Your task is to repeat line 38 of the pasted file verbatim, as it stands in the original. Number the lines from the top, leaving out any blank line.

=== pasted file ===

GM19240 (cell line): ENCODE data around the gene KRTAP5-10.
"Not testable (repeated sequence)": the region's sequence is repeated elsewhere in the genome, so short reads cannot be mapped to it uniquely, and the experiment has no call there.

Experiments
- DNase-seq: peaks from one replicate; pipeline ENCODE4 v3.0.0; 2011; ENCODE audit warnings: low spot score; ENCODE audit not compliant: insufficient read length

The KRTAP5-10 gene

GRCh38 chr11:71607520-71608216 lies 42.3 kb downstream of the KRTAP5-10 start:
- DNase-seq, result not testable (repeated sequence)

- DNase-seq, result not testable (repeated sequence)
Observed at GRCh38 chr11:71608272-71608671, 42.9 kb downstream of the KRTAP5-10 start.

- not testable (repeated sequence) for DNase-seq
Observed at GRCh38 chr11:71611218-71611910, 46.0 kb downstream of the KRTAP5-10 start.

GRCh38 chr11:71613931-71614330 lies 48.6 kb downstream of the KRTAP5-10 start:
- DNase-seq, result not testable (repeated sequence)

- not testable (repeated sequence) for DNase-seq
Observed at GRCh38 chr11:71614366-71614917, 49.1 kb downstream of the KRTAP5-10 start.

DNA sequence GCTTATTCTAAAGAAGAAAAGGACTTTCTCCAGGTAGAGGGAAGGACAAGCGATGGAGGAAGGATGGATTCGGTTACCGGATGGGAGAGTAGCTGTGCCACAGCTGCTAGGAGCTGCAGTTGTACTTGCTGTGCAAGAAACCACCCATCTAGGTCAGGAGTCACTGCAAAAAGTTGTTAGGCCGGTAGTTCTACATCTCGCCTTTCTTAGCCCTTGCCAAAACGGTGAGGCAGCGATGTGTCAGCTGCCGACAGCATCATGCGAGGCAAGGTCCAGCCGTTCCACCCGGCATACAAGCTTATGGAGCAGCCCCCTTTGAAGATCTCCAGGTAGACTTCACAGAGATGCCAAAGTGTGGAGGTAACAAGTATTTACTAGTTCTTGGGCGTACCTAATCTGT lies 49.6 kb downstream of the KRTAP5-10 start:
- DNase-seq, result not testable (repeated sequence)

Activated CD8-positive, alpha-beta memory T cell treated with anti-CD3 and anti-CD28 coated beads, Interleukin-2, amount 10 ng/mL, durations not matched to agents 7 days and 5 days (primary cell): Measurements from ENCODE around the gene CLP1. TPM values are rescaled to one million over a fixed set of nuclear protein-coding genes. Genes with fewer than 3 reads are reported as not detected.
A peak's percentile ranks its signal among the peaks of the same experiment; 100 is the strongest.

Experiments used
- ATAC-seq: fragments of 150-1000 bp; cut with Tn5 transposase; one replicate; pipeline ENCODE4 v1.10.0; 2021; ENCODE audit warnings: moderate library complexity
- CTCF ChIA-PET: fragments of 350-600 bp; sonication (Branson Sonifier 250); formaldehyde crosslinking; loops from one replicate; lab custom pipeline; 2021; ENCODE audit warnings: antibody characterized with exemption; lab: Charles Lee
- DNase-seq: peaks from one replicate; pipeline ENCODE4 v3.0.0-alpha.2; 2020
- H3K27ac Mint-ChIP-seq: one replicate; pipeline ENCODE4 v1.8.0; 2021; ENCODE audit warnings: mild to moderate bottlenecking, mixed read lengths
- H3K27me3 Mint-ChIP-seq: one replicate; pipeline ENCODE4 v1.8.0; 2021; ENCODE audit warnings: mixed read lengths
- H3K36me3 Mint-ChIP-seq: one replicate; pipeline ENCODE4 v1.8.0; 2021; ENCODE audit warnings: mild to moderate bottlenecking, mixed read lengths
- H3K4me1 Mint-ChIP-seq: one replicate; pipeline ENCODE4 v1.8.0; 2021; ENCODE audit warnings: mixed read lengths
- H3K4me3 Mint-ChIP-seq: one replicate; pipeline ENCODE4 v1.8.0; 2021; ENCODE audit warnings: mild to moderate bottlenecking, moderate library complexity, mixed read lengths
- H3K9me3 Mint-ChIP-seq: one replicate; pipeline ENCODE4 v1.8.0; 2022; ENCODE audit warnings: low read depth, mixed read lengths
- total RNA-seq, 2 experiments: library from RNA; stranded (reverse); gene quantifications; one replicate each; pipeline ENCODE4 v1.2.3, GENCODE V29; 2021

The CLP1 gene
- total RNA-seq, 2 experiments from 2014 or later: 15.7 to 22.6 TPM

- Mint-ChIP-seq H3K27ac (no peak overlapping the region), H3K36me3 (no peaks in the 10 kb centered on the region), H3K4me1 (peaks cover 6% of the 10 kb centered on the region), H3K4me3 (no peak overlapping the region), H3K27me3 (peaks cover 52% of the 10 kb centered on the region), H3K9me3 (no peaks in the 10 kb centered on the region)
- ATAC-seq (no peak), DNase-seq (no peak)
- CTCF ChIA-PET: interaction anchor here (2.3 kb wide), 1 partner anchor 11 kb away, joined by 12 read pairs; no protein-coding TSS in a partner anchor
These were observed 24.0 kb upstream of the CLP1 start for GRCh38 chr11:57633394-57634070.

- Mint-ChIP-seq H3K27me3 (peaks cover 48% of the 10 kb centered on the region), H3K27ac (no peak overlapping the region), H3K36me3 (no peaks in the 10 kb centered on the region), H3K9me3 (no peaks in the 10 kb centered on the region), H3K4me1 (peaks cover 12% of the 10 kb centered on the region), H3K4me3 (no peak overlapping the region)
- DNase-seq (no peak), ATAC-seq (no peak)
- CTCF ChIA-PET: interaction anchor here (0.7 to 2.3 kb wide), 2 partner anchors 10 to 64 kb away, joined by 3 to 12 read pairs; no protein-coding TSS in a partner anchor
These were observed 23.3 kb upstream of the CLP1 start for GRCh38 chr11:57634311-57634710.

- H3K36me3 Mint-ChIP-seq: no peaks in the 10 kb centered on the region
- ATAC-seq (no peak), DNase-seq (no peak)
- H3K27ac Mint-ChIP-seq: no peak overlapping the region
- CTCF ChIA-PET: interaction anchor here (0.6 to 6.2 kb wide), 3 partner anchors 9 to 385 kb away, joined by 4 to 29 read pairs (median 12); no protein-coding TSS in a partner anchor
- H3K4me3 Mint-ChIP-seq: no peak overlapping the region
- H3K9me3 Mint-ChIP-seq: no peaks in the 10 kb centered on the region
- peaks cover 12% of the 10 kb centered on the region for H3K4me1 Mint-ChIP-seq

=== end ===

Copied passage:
- DNase-seq (no peak), ATAC-seq (no peak)